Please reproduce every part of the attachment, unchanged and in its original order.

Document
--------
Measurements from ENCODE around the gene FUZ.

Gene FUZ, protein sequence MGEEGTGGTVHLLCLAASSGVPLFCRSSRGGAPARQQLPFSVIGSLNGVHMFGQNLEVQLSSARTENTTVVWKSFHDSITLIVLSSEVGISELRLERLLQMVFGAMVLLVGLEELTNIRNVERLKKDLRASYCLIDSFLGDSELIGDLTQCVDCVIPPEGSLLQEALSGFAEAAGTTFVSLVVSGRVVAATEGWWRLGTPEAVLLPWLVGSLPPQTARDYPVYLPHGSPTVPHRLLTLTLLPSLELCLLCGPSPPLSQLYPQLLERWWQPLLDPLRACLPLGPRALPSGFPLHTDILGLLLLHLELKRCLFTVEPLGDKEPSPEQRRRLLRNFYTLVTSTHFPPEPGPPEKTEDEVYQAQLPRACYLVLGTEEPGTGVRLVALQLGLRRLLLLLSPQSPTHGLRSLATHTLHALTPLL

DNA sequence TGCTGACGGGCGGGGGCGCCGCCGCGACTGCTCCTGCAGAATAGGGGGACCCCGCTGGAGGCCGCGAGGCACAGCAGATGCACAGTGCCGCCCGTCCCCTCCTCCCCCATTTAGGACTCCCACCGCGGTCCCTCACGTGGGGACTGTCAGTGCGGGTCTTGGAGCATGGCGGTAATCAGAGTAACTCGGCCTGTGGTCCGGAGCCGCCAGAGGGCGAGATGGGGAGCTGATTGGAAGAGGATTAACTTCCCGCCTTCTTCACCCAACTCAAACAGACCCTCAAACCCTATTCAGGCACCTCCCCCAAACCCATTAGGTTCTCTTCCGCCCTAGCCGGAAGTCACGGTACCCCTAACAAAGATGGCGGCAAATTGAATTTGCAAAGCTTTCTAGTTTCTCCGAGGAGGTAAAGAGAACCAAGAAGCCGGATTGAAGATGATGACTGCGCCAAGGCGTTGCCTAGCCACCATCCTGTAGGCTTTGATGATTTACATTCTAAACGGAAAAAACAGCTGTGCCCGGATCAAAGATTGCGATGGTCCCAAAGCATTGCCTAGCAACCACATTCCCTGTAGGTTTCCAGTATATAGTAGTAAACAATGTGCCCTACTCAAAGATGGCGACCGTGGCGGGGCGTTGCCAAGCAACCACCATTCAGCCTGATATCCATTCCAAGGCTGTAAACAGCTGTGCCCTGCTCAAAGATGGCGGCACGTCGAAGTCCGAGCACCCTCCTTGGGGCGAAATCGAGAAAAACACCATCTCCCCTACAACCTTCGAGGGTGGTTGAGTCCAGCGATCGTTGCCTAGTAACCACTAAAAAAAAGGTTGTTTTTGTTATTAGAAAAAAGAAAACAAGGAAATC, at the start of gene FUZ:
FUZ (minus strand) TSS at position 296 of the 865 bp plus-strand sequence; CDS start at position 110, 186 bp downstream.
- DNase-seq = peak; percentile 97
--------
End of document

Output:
Measurements from ENCODE around the gene FUZ.

Gene FUZ, protein sequence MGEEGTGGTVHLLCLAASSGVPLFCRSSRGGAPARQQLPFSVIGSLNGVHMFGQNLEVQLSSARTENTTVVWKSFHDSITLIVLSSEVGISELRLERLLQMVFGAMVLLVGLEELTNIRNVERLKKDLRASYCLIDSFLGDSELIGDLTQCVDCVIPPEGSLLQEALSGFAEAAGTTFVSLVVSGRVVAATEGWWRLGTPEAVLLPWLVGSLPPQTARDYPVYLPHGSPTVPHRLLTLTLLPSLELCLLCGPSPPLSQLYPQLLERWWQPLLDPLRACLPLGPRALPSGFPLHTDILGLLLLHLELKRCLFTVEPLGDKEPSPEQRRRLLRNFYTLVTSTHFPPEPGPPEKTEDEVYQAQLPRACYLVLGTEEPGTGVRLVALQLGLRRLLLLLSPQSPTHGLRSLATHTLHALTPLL

DNA sequence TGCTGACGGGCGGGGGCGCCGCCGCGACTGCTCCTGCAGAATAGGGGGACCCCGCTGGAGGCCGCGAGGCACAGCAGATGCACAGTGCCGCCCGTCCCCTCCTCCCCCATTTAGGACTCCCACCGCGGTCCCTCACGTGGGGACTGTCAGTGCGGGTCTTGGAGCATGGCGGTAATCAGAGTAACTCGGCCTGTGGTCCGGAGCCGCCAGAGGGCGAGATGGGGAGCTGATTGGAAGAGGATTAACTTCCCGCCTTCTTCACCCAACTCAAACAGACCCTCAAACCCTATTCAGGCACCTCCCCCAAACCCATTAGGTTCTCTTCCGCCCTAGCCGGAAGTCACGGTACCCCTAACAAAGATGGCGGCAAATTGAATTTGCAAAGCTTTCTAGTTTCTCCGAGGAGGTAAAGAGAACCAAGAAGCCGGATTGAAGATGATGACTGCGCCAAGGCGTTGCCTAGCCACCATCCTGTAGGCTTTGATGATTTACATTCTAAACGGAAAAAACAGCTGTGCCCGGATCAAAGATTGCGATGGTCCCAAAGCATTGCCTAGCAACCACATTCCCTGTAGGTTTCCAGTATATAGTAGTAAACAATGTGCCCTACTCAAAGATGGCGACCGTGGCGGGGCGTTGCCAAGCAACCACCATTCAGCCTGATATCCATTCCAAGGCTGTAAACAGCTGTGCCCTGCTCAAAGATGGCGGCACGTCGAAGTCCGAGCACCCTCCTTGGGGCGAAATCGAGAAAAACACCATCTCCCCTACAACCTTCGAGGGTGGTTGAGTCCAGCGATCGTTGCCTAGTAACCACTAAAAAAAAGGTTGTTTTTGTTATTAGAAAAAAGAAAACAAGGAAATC, at the start of gene FUZ:
FUZ (minus strand) TSS at position 296 of the 865 bp plus-strand sequence; CDS start at position 110, 186 bp downstream.
- DNase-seq = peak; percentile 97